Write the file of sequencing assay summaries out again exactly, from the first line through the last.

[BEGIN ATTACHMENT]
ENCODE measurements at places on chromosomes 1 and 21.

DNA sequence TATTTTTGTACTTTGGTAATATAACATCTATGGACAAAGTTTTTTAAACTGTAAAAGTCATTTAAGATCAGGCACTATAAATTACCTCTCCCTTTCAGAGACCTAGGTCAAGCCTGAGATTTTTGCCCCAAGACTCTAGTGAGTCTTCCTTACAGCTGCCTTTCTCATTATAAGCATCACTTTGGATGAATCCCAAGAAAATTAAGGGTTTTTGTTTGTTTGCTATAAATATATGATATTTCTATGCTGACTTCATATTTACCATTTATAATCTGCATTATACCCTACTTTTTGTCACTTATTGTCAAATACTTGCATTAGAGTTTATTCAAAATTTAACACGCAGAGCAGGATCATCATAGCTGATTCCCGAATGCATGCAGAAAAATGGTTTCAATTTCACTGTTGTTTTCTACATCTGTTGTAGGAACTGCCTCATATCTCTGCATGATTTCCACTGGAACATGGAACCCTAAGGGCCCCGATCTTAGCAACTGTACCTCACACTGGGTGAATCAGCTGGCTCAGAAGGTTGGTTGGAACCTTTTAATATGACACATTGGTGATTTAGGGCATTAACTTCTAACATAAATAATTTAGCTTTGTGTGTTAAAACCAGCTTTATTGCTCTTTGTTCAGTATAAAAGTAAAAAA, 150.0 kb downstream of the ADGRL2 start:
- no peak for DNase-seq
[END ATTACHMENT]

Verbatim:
ENCODE measurements at places on chromosomes 1 and 21.

DNA sequence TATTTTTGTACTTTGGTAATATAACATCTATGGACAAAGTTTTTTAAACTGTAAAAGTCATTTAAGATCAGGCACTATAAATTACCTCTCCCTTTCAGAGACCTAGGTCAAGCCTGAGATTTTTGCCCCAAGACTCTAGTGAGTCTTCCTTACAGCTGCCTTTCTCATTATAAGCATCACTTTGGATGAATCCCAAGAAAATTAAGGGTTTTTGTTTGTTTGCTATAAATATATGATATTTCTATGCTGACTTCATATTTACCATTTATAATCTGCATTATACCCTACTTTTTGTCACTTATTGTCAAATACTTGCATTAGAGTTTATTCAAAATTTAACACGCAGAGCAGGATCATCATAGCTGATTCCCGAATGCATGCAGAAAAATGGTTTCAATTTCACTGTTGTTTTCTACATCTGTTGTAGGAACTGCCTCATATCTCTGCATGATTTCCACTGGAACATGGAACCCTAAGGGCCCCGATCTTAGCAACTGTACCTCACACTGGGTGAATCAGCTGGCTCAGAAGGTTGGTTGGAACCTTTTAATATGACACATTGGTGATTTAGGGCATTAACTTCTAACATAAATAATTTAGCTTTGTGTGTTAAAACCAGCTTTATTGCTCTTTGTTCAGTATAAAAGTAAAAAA, 150.0 kb downstream of the ADGRL2 start:
- no peak for DNase-seq